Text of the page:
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Please Think Before Sharing That Persuasive Graphic This Election Season

Kenneth J. Lopez, J.D.
By: Kenneth J. Lopez, J.D.

Litigation Graphics, Advocacy Graphics, Visual Persuasion, Infographics, Cognitive Bias, Visual Storytelling

In the midst of the chaotic election season, we find ourselves bombarded with a barrage of carefully crafted visuals designed to manipulate our thoughts and influence our political leanings. These persuasive graphics, created both domestically and internationally, have a singular purpose: to sway us towards a particular bias, be it left or right. They flood our social media feeds, tempting us to join in the frenzy and share them without a second thought. However, as discerning Americans, it is our duty to pause and reflect before mindlessly contributing to the spread of misinformation.

To illustrate the power of manipulation that lies within these persuasive graphics, let me present you with two contrasting examples that I quickly assembled in just 10 minutes. While these creations may lack the finesse and effort that comes with more time, they serve as a stark reminder of how easily we can be deceived when we fail to scrutinize closely. These visuals revolve around the breaking news of Justin Trudeau and Sophie Trudeau's separation, demonstrating the potential for distortion and misrepresentation. It is important to note that I invested zero effort into these creations, yet they still hold the power to influence.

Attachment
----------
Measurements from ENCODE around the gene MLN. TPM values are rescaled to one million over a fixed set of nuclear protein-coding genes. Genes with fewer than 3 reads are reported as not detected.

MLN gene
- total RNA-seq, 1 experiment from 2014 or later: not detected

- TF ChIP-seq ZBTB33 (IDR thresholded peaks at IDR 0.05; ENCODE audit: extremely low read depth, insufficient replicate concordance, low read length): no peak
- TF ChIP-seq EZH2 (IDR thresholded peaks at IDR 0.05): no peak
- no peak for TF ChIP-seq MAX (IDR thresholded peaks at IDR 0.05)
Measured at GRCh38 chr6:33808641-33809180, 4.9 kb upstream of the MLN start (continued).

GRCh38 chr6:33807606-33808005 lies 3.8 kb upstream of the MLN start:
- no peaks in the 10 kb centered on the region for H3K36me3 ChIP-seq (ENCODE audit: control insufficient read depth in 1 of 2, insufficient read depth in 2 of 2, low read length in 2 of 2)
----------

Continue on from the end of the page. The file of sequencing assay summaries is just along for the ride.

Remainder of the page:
Now, imagine the immense potential that skilled propagandists possess when given ample time and a subject matter that captivates a majority, if not half, of America. This is precisely what China and Russia are counting on. Their goal is to sow division within our nation, ultimately destabilizing it from within.

It is up to us, as responsible citizens, to remain vigilant against these insidious tactics. Before we click that share button, we must take a moment to ponder whether what we are about to share is a genuine news story or simply a deceiving persuasive graphic. In an era dominated by advanced artificial intelligence, distinguishing between the two has become increasingly challenging.


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